Ray Segev: Israeli Plus-Size Model

In Israel, Ray Segev is one of a kind—a high-profile plus-size model and blogger who has several fashion and lingerie campaigns under her belt. She's the media's go-to girl when they need a curves advocate, someone to present an alternative to the industry standard of extreme thinness. In addition to her modeling career, Segev is running a mini online empire, influencing young women while inspiring a new generation of full-figured fashionistas.

Two years ago, she decided to leave everything behind and try to make it big in the U.S.; wearing a completely see-through dress to Tommy Hilfiger's fashion show during the last New York Fashion Week was a recent statement. She's currently residing in New York after a stint in L.A, working on making a name in the local fashion industry. The U.S has been more difficult to break into than small, conservative Israel—but Segev is determined.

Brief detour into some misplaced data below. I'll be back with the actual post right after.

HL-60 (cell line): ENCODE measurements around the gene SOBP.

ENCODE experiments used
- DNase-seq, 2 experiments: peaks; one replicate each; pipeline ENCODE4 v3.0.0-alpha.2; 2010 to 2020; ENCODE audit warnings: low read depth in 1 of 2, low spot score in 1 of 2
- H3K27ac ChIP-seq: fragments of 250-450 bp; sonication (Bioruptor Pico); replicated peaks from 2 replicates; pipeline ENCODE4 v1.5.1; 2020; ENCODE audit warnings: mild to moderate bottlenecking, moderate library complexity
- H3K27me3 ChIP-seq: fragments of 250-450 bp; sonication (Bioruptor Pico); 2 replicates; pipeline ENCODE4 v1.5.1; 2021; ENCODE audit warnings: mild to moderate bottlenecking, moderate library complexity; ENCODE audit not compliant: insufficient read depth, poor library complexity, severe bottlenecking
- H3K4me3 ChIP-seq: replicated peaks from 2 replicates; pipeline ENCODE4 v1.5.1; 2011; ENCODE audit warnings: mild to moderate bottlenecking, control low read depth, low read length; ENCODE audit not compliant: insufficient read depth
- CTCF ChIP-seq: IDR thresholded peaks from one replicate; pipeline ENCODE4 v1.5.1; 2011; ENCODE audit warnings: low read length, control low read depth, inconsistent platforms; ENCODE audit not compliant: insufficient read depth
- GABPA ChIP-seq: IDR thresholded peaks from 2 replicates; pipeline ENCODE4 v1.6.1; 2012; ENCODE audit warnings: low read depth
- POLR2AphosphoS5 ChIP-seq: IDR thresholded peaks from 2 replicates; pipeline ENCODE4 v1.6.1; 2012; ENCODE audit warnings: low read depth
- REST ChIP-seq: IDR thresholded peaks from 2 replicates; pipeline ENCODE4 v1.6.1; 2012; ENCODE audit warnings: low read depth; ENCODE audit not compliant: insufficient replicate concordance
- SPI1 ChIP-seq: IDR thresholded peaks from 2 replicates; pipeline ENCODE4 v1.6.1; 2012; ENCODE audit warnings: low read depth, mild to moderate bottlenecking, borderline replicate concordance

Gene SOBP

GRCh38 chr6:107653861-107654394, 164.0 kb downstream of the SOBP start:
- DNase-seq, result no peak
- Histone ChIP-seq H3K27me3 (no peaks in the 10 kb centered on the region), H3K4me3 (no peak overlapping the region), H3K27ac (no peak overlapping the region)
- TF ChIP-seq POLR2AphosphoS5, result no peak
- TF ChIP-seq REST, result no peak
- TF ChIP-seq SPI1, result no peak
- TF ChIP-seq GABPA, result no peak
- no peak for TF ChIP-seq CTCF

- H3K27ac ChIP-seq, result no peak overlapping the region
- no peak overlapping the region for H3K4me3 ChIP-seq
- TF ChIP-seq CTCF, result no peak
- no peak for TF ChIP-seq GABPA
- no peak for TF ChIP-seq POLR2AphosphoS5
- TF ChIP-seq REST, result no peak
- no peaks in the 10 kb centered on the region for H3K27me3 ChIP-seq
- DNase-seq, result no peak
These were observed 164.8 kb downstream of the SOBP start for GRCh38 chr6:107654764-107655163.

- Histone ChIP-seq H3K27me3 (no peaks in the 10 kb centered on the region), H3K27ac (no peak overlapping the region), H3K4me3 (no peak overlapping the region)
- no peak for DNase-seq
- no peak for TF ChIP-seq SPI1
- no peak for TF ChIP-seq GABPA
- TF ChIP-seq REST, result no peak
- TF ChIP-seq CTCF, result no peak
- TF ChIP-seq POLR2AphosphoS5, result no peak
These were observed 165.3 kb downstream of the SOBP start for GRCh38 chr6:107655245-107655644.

We caught up with her to talk about body issues, her fashion icons, and the differences between Israel and the U.S. in perceptions of the ideal female body (hint: They're really not that different).

How would you define yourself?

Well, this is actually a tough question to answer. Ever since I started modeling I wanted to define myself just as a model because I had something to prove to the world, to my friends, family, colleagues or people in the fashion industry. I was 25 and already had a profession that I loved and succeeded in, but I wanted everyone to accept me as a model despite the fact that I'm not a size 0. The thing is, I entered the plus-size fashion world because I have a passion to change how young women think about their bodies. I do it in many ways, including modeling, so today I feel like I call myself a model and an entrepreneur.

What did you learn during your years as a plus-sized model?